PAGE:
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The Quiet Third Branch of Government

How much do you know about our court system? Many often pass by the courthouse in their town, yet know little about what goes on inside unless they’ve been sued, summoned to a criminal case, or called to serve on a jury. The courts usually don’t make a lot of daily headlines in the media, unlike the other two branches, the legislative and executive.

Our state constitution, much like the federal constitution, establishes three branches of government for our state: the legislative branch, consisting of state senators and representatives; the executive branch, consisting of the Governor and the various state departments that operate under his direction; and the judicial branch, consisting of the courts of this state.

Our state has three levels of courts. The District Court is the trial court level and is the first step of the judicial process. Each county has a District Court housed in the local courthouse, which is a member of a larger group of judicial districts. Minnesota has ten judicial districts, formed out of the 87 counties of Minnesota. Some judicial districts containing large populations, such as those in Hennepin and Ramsey Counties, consist of only those counties. Other judicial districts, such as those in the northern part of the state, are formed out of numerous counties comprising a large geographic area with relatively low population.

Our area is contained in the Seventh Judicial District, which is a large area comprised of Clay, Becker, Otter Tail, Wadena, Todd, Morrison, Douglas, Stearns, Benton, and Mille Lacs counties.

There are 289 District Court judges authorized in Minnesota. A few of the positions are currently vacant but will eventually be filled. Applicants for the judicial vacancies are attorneys screened by a commission of attorneys and lay members of the public. The candidates’ backgrounds, educations, and experiences are evaluated on their merits and finalists are recommended for interview and final approval of the Governor.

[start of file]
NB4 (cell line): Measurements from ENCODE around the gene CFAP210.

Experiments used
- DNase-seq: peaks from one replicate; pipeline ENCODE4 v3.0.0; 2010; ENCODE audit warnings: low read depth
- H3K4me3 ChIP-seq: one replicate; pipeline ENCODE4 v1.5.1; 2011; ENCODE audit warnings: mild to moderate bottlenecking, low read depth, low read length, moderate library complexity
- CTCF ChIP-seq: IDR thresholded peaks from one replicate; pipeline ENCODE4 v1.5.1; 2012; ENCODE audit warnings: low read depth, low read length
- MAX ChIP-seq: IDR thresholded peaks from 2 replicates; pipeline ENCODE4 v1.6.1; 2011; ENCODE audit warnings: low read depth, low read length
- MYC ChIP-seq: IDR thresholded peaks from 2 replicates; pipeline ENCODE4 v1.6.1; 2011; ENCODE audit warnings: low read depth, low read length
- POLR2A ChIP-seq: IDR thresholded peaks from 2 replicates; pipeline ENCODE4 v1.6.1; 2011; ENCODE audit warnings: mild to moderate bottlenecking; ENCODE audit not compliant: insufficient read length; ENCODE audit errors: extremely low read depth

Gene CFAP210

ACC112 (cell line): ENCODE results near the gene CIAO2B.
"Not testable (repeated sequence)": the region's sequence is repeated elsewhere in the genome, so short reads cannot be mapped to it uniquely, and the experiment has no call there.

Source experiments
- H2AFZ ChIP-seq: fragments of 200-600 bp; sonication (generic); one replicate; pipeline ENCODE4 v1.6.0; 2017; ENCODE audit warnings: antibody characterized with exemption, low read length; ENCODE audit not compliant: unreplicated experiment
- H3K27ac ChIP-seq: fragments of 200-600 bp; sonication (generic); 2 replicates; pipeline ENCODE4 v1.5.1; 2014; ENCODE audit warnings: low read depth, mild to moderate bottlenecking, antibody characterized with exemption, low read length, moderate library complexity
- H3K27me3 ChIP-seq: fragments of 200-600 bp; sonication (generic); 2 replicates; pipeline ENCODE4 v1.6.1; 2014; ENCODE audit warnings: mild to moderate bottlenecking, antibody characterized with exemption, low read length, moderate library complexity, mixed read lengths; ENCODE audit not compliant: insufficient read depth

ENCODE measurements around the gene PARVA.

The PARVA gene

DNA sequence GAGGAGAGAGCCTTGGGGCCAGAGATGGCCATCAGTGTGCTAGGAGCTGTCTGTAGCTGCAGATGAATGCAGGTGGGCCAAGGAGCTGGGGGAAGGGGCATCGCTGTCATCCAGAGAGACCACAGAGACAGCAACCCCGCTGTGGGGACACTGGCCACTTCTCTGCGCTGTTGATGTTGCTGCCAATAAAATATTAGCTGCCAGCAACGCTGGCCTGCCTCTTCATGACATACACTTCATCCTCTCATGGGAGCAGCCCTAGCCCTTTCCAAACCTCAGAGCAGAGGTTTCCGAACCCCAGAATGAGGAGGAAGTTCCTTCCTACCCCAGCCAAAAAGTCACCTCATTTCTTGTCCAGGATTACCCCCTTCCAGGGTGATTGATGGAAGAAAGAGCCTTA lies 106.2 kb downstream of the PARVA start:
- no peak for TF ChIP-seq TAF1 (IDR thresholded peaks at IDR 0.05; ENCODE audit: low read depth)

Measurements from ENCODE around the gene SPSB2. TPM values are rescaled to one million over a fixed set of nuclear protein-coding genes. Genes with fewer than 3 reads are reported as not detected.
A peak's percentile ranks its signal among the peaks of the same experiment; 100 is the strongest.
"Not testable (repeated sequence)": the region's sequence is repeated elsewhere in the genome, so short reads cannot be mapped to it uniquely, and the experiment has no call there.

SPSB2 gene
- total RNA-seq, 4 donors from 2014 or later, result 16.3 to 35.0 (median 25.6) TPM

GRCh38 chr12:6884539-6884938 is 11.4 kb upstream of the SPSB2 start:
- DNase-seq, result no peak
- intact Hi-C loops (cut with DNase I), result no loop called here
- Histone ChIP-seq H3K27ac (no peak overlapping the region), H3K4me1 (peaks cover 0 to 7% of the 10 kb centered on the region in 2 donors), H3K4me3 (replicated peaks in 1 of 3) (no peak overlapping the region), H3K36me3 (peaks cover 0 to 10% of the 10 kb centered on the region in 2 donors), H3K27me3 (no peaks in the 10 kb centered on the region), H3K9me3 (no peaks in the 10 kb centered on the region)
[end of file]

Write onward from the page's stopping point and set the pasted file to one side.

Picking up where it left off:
The second level of the state courts is the Court of Appeals. The Court of Appeals is based in St. Paul but often sits in different county courthouses to hear cases throughout the state. The Court of Appeals sits in groups of three judges per case. There are currently a total of 19 judges on the Court of Appeals.

The third level of the Minnesota judicial system is the Minnesota Supreme Court. This is a group of six justices and one chief justice who oversees the operations and decisions of the trial courts and intermediate Court of Appeals. The Minnesota Supreme Court sits in St. Paul and usually hears its cases there but on occasion will hold a special session in another part of the state.

When someone has a case in court, they first have a hearing or trial before a judge or jury at the trial court level. If the amount in dispute is $10,000 or less, it can be heard in the Conciliation (small claims) Court. In criminal cases, a person is entitled to a jury of six in a misdemeanor or gross misdemeanor case and a jury of twelve in a felony case. A civil case is heard by a jury of at least six or the judge. Money claims of up to $10,000 can be brought in Conciliation Court, which is heard by a judge or referee. This dollar limit was recently raised.

After a criminal or civil case is heard and decided by the District Court, a person who might disagree with the decision has the right to appeal the trial court’s decision to the Court of Appeals. The Court of Appeals must accept every case submitted to it as long as the person submitting it meets all of the complex rules and procedures of that court. On occasion, the District Court will first allow reconsideration of its decision to correct a clerical error or for some other compelling reason, but this seldom happens.

After a matter is heard and decided by the Court of Appeals, then it can be appealed to the Minnesota Supreme Court. However, the Supreme Court has the option to choose which cases it will hear on appeal. It does not have to hear every case that is appealed to it, and usually if the Supreme Court agrees with the decision of the Court of Appeals, it will usually not take up the case but will let the Court of Appeals’ decision stand. The Minnesota Supreme Court only hears cases when that court decides that a certain law needs clarification or that the decision of either the trial court or Court of Appeals needs clarification or correction.

Our third branch of government is funded by a small percentage of the State of Minnesota’s overall budget, about 1.8%. However, the courts play a very large role in the safety and stability of our society.

Until next time, we are in adjournment.

Judge Frank Kundrat is a District Court Judge chambered in St. Cloud.

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